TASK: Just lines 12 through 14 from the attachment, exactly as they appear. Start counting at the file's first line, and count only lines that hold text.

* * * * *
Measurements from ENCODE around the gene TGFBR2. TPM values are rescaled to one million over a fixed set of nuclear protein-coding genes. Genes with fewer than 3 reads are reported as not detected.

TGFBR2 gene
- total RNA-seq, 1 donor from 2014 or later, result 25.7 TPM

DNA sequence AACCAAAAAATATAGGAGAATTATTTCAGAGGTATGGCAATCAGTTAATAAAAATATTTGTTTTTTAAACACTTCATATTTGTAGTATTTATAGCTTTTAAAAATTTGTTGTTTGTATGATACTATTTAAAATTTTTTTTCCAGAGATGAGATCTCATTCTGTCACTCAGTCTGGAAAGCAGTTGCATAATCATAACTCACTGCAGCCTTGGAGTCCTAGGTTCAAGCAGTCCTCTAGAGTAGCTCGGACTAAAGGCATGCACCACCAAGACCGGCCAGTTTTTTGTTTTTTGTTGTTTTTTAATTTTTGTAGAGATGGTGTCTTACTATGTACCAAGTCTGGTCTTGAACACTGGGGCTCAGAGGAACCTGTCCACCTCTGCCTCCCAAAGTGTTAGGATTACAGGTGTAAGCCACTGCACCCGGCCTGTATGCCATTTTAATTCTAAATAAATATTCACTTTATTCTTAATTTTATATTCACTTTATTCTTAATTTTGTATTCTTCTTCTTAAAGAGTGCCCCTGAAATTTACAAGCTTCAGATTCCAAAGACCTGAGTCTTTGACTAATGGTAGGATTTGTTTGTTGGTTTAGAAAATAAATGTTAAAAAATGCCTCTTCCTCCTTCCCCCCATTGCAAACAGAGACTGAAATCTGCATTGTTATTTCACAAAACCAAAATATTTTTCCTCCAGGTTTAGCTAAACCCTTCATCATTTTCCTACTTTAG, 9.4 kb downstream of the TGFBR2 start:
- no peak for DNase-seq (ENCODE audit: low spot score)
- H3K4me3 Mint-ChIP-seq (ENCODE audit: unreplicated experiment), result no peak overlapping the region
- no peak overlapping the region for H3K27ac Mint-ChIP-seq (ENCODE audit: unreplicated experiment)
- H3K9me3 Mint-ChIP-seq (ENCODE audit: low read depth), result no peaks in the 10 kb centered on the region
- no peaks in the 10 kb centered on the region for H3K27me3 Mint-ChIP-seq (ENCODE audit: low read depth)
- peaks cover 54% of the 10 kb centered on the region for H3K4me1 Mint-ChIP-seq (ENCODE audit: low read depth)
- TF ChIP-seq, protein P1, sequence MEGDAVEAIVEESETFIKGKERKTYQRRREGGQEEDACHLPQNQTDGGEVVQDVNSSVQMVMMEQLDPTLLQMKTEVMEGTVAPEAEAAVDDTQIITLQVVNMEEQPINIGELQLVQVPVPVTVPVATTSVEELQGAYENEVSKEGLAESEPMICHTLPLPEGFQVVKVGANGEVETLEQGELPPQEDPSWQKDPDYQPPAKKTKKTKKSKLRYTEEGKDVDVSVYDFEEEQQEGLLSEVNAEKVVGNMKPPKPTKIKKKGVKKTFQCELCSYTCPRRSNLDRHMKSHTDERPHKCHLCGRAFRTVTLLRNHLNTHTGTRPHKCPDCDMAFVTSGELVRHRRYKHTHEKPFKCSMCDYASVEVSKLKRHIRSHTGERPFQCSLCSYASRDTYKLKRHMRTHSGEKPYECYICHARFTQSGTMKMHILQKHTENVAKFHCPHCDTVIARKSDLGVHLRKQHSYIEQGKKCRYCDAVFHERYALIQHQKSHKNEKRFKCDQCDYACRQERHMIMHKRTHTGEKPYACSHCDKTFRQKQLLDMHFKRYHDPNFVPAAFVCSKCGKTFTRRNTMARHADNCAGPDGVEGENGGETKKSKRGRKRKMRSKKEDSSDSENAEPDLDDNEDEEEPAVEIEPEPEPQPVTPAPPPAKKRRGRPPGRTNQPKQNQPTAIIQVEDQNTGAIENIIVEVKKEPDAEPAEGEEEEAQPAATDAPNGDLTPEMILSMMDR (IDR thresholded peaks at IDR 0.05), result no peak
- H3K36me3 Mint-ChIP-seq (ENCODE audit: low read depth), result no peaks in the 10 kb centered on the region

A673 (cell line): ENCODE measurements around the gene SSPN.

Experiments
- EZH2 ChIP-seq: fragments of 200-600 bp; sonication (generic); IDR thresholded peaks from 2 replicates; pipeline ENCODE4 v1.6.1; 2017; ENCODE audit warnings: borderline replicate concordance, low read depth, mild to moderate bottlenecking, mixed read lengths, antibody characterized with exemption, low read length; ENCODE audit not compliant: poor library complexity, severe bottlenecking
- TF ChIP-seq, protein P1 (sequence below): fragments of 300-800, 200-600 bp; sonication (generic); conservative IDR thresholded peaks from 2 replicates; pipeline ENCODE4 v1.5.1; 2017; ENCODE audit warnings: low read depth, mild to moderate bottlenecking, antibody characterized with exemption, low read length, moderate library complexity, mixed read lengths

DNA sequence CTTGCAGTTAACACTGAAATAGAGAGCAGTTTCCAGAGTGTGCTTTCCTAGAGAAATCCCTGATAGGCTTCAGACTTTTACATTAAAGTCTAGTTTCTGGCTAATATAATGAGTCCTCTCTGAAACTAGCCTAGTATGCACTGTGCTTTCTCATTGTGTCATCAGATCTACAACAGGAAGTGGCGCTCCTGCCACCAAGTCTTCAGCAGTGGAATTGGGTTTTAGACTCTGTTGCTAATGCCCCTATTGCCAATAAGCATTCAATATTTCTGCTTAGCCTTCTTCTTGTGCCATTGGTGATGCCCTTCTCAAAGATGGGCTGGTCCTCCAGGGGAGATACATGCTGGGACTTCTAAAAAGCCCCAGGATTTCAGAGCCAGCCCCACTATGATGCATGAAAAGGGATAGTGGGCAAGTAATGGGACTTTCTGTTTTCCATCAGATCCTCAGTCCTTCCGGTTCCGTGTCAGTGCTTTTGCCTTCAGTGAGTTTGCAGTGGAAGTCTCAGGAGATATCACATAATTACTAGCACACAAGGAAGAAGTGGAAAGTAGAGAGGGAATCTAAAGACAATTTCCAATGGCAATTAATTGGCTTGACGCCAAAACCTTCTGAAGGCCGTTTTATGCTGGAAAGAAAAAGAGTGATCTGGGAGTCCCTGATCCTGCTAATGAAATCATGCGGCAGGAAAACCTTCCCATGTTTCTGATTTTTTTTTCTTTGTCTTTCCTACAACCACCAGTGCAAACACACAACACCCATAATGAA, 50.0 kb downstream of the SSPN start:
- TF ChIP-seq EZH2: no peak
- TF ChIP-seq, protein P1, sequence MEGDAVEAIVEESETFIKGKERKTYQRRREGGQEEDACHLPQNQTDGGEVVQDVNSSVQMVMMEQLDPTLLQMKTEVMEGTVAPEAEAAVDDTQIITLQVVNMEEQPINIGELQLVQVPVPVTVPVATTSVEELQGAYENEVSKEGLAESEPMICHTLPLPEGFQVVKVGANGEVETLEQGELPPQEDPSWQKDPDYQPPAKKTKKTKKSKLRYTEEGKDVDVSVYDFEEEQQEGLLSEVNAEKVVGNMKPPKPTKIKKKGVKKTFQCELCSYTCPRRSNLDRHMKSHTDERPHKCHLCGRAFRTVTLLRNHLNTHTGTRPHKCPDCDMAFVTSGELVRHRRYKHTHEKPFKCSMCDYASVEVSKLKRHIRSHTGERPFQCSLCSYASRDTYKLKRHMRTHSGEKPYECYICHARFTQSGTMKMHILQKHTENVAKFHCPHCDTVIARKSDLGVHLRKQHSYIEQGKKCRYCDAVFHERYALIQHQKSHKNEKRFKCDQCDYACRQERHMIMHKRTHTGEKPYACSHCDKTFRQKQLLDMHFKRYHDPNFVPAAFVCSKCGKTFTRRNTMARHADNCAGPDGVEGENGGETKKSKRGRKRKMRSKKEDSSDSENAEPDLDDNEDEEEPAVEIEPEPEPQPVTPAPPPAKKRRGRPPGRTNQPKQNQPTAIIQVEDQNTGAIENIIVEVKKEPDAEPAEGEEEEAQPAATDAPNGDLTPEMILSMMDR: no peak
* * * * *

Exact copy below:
- H3K36me3 Mint-ChIP-seq (ENCODE audit: low read depth), result no peaks in the 10 kb centered on the region

A673 (cell line): ENCODE measurements around the gene SSPN.

Experiments